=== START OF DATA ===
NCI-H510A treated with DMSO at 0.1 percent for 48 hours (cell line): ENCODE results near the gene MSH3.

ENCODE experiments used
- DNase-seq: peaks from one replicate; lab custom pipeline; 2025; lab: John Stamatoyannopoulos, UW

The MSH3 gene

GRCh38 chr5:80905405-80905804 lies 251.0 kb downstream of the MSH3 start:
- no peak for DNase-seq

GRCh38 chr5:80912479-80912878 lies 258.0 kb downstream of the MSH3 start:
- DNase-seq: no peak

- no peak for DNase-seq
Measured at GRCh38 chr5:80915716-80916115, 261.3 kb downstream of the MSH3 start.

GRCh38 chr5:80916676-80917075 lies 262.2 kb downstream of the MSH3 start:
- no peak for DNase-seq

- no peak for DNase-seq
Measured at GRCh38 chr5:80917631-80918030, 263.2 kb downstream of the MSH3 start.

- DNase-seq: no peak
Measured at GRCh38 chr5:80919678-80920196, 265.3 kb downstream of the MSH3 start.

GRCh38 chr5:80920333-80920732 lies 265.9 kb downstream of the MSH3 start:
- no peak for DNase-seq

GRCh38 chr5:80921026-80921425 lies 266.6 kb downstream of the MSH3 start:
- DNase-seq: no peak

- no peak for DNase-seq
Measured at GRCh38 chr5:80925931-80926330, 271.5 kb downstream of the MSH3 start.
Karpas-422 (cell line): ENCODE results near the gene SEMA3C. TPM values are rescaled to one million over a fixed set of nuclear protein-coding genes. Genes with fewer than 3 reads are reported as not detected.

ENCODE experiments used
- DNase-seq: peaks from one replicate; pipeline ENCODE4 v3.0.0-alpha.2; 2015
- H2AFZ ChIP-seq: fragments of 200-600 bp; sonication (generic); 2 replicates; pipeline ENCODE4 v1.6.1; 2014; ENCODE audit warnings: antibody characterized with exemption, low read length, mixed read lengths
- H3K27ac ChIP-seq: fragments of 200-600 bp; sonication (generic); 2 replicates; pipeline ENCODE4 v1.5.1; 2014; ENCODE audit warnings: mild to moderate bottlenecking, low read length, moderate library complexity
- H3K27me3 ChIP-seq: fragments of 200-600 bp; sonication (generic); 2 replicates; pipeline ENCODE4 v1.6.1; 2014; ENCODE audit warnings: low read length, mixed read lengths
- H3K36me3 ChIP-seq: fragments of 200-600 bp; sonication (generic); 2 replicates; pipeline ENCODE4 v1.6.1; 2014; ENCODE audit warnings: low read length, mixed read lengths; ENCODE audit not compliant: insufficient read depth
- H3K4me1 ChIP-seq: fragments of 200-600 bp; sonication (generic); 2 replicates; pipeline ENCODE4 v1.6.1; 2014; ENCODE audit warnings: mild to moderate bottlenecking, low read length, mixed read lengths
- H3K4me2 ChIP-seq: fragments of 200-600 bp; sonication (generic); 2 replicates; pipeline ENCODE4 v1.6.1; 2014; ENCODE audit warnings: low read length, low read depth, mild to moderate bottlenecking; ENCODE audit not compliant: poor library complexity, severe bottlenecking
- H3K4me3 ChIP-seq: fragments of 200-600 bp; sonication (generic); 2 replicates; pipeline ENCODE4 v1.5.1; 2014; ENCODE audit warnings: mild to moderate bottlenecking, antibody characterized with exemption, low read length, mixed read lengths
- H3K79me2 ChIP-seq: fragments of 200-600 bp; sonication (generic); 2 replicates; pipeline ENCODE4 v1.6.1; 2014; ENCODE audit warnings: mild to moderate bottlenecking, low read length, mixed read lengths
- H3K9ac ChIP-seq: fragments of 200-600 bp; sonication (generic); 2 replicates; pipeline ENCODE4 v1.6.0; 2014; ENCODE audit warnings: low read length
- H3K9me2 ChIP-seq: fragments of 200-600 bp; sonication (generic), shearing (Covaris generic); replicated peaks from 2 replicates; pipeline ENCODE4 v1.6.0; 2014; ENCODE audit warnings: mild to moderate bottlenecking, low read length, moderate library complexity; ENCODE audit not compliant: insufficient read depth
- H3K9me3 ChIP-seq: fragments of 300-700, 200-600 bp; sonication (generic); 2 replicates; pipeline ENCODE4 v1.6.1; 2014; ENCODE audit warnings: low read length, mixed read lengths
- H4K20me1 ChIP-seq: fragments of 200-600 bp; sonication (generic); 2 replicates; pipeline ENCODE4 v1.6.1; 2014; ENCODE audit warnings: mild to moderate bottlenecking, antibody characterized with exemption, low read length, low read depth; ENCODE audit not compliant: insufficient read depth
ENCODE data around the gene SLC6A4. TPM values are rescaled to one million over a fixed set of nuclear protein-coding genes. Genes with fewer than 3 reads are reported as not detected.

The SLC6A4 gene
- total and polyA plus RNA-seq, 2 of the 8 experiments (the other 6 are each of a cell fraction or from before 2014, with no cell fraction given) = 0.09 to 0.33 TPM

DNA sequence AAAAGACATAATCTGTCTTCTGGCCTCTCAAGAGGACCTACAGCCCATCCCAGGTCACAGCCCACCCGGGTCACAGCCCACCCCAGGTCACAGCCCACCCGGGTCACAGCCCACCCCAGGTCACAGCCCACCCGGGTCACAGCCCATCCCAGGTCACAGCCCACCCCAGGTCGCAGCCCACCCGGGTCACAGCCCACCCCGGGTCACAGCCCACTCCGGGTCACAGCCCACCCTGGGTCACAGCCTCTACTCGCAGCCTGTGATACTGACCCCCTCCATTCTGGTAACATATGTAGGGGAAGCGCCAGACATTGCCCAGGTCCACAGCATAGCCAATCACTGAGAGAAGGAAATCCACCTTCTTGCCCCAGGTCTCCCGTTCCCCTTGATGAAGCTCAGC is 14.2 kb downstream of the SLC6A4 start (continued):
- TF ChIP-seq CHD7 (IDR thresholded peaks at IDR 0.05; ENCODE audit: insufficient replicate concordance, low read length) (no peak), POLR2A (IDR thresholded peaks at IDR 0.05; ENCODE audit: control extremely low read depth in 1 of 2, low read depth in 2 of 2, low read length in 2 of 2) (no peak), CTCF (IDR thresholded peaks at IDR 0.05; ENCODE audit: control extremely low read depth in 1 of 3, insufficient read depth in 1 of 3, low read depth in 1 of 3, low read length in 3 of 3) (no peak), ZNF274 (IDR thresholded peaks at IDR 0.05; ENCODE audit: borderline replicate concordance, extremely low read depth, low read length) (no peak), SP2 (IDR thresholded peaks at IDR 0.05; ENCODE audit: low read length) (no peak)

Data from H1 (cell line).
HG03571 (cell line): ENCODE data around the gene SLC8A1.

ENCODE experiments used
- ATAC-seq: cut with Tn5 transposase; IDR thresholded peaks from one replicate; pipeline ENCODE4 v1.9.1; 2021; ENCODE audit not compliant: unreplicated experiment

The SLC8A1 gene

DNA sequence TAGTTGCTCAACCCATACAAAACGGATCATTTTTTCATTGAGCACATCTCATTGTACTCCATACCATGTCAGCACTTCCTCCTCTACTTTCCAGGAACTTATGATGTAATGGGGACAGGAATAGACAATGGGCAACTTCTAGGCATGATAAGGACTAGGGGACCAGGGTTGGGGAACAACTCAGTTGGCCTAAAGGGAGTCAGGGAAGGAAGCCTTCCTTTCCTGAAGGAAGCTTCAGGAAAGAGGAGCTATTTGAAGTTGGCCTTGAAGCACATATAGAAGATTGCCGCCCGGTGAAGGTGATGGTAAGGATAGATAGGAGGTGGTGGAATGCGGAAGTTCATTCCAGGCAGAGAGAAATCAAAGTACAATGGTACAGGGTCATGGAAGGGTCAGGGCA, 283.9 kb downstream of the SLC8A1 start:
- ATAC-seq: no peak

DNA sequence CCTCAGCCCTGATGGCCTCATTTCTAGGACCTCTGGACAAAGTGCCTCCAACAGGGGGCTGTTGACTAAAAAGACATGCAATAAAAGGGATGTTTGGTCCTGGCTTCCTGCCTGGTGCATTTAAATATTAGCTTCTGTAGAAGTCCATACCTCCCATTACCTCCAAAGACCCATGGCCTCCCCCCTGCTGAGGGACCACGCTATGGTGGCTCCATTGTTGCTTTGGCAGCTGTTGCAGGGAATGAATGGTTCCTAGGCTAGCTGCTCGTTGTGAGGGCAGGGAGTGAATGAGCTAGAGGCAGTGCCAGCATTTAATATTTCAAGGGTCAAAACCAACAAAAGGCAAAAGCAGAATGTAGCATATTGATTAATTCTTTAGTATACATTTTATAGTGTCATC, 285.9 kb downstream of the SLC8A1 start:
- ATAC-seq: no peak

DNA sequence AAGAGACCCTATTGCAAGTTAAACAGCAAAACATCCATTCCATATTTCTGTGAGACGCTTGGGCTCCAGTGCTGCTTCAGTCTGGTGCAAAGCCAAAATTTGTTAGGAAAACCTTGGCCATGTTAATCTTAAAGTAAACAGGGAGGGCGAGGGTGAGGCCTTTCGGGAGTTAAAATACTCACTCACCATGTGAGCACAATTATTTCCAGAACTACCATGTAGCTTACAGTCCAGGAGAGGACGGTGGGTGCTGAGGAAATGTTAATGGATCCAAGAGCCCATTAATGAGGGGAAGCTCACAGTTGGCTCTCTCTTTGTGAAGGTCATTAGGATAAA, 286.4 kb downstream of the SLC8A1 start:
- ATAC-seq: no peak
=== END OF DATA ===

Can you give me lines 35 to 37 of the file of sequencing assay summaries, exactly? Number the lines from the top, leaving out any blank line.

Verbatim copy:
- H3K9me2 ChIP-seq: fragments of 200-600 bp; sonication (generic), shearing (Covaris generic); replicated peaks from 2 replicates; pipeline ENCODE4 v1.6.0; 2014; ENCODE audit warnings: mild to moderate bottlenecking, low read length, moderate library complexity; ENCODE audit not compliant: insufficient read depth
- H3K9me3 ChIP-seq: fragments of 300-700, 200-600 bp; sonication (generic); 2 replicates; pipeline ENCODE4 v1.6.1; 2014; ENCODE audit warnings: low read length, mixed read lengths
- H4K20me1 ChIP-seq: fragments of 200-600 bp; sonication (generic); 2 replicates; pipeline ENCODE4 v1.6.1; 2014; ENCODE audit warnings: mild to moderate bottlenecking, antibody characterized with exemption, low read length, low read depth; ENCODE audit not compliant: insufficient read depth